There are various environmental and hazardous effects associated with current ammunition, the most deleterious being their heavy metal content. Hazardous heavy metals are present in two major areas of conventional small arms cartridges including the bullet core and the chemical compositions contained within the primer. Other areas of concern for volatile organic compounds (VOCs) and ozone depleting chemicals (ODCs) are the sealants, paints, and waterproofing compounds as well as the packaging material.
The objective of this program was to obtain technical solutions for producing non-toxic small caliber ammunition, which would meet U.S. and North Atlantic Treaty Organization performance standards for small caliber ammunition (5.56 mm, 7.62 mm, 9 mm, and .50 caliber). The effort focused on eliminating toxic components in the materials and manufacturing processes for the projectile core and primer.
For the projectile core, environmental studies of candidate projectile core materials were conducted to determine their viability as a non-toxic projectile and optimize methods for recovery with minimum release to the environment. The battery of environmental tests included leaching, corrosion, and biological uptake. These tests provided guidance for optimizing the environmental stability, recovery, and recycle ability of the next generation of projectile materials. For the cartridge primer, a new class of non-toxic energetic materials called Metastable Interstitial Composites (MIC) was evaluated as a replacement for current primer materials that contain lead styphnate, barium nitrate, and antimony sulfide. A MIC material is an engineered energetic consisting of two or more chemical species that are exothermically reactive.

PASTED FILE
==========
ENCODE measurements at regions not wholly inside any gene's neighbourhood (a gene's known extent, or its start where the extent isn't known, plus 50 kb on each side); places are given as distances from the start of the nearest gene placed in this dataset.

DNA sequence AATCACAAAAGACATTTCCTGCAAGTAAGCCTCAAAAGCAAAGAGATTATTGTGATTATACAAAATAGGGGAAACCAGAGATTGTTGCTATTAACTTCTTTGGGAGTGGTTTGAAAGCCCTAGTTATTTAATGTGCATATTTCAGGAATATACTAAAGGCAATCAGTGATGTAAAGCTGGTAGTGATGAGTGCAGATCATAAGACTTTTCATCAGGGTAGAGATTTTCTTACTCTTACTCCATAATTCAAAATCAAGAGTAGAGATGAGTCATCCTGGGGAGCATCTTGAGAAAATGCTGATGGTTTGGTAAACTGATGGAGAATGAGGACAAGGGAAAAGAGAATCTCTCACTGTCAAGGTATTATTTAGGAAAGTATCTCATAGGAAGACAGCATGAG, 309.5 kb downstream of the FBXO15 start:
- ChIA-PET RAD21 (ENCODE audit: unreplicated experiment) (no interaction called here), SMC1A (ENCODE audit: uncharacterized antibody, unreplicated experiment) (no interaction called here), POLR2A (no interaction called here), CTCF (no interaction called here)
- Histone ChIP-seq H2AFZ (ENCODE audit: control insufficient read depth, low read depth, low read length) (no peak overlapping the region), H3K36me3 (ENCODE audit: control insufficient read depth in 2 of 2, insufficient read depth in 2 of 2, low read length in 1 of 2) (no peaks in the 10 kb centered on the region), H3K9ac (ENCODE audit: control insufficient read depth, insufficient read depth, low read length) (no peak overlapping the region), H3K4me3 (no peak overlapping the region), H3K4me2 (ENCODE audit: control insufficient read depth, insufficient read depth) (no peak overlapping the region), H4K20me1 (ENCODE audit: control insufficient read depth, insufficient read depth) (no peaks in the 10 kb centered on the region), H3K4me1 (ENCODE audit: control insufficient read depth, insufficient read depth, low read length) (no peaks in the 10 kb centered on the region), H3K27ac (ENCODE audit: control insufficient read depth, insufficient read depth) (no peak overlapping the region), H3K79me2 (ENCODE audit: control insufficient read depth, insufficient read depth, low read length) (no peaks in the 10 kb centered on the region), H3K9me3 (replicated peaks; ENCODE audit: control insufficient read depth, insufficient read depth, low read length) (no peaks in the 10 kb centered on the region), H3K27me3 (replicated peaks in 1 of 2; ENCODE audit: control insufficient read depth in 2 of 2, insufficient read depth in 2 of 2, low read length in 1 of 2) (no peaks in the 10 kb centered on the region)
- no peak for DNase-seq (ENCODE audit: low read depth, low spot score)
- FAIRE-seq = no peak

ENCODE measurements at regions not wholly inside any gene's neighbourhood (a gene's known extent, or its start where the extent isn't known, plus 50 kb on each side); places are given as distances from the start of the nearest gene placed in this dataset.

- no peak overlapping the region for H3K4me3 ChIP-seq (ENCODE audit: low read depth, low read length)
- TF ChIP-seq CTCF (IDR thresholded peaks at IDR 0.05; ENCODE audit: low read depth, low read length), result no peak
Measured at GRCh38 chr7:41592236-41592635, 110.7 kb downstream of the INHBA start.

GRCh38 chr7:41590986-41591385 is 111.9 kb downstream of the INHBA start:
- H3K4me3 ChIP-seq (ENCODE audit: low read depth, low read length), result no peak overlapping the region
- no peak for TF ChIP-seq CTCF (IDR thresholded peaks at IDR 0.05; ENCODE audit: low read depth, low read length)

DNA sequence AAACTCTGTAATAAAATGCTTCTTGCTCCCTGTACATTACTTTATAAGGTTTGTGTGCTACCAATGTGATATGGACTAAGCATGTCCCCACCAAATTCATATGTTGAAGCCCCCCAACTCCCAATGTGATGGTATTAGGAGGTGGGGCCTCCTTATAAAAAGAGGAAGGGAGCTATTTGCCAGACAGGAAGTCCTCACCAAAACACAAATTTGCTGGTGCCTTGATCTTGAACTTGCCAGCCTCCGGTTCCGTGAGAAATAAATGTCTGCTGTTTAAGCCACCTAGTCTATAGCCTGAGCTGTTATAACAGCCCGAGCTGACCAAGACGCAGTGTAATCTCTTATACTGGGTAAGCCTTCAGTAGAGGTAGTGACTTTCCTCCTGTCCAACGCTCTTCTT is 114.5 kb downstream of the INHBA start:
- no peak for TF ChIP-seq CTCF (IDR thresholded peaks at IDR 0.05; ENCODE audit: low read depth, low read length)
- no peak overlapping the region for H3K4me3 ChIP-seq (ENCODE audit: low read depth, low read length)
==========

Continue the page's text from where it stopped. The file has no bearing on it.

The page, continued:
Environmentally friendly, tungsten-based projectile core materials were successfully developed and will replace lead-antimony projectile core materials for the 5.56 mm, M855 ammunition. This success has resulted in plans to expand the technology to other small calibers such as 7.62 mm and 9 mm. The tungsten toxicology and chemical stability/leaching studies were completed for use as an essential information resource to eliminate heavy metals from other ammunition items.
To replace lead-styphnate-based primers, which contain barium and antimony, the investigation of MIC energetics has resulted in successful demonstration of an equal-to-baseline-velocity MIC material that meets operational extreme cold temperature (-65° F) requirements, which is a key parameter that has eluded non-toxic primer research throughout the 1990s. The fabrication of MIC constituents has been quantified and successfully demonstrated through the development of characterization methods. It is hoped that, as the MIC process is scaled up, manufacturing and yield will improve.
This project was completed in FY 2000 and has since transitioned to the Environmental Security Technology Certification Program as the project entitled Production Ramp-Up Demonstration of Ultra-Fine Aluminum to Support the Lead-Free MIC Percussion Primer.
The need for costly range cleanups will be eliminated without sacrificing the proficiency, performance, and readiness of Armed Forces personnel. Specifically, it is anticipated that the approximately $2.5 million required for waste removal at each outdoor firing range as well as the $100 thousand annual costs for lead contamination monitoring will be eliminated.